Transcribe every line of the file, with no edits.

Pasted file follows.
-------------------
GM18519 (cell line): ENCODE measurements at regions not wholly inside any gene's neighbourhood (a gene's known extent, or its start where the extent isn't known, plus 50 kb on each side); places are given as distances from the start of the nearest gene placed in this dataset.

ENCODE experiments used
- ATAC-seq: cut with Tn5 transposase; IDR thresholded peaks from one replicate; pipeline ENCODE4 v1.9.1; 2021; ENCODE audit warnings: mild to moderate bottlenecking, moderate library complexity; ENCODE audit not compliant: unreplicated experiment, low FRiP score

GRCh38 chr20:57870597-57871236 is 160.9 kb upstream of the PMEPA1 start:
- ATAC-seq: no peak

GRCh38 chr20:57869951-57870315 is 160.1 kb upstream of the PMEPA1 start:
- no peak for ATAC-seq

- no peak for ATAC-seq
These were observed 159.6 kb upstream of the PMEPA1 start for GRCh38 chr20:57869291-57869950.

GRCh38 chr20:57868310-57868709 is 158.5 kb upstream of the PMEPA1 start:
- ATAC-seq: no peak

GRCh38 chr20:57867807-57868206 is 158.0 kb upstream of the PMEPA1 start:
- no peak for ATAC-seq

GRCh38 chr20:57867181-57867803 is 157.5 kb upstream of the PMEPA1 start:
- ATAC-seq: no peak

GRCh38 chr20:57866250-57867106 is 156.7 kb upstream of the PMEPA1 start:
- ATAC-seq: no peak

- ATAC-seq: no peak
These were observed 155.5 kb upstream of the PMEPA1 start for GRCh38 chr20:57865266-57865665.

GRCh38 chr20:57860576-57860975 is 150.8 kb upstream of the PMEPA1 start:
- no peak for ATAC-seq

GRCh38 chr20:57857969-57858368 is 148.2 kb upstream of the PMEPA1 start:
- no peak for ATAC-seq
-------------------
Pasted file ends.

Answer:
GM18519 (cell line): ENCODE measurements at regions not wholly inside any gene's neighbourhood (a gene's known extent, or its start where the extent isn't known, plus 50 kb on each side); places are given as distances from the start of the nearest gene placed in this dataset.

ENCODE experiments used
- ATAC-seq: cut with Tn5 transposase; IDR thresholded peaks from one replicate; pipeline ENCODE4 v1.9.1; 2021; ENCODE audit warnings: mild to moderate bottlenecking, moderate library complexity; ENCODE audit not compliant: unreplicated experiment, low FRiP score

GRCh38 chr20:57870597-57871236 is 160.9 kb upstream of the PMEPA1 start:
- ATAC-seq: no peak

GRCh38 chr20:57869951-57870315 is 160.1 kb upstream of the PMEPA1 start:
- no peak for ATAC-seq

- no peak for ATAC-seq
These were observed 159.6 kb upstream of the PMEPA1 start for GRCh38 chr20:57869291-57869950.

GRCh38 chr20:57868310-57868709 is 158.5 kb upstream of the PMEPA1 start:
- ATAC-seq: no peak

GRCh38 chr20:57867807-57868206 is 158.0 kb upstream of the PMEPA1 start:
- no peak for ATAC-seq

GRCh38 chr20:57867181-57867803 is 157.5 kb upstream of the PMEPA1 start:
- ATAC-seq: no peak

GRCh38 chr20:57866250-57867106 is 156.7 kb upstream of the PMEPA1 start:
- ATAC-seq: no peak

- ATAC-seq: no peak
These were observed 155.5 kb upstream of the PMEPA1 start for GRCh38 chr20:57865266-57865665.

GRCh38 chr20:57860576-57860975 is 150.8 kb upstream of the PMEPA1 start:
- no peak for ATAC-seq

GRCh38 chr20:57857969-57858368 is 148.2 kb upstream of the PMEPA1 start:
- no peak for ATAC-seq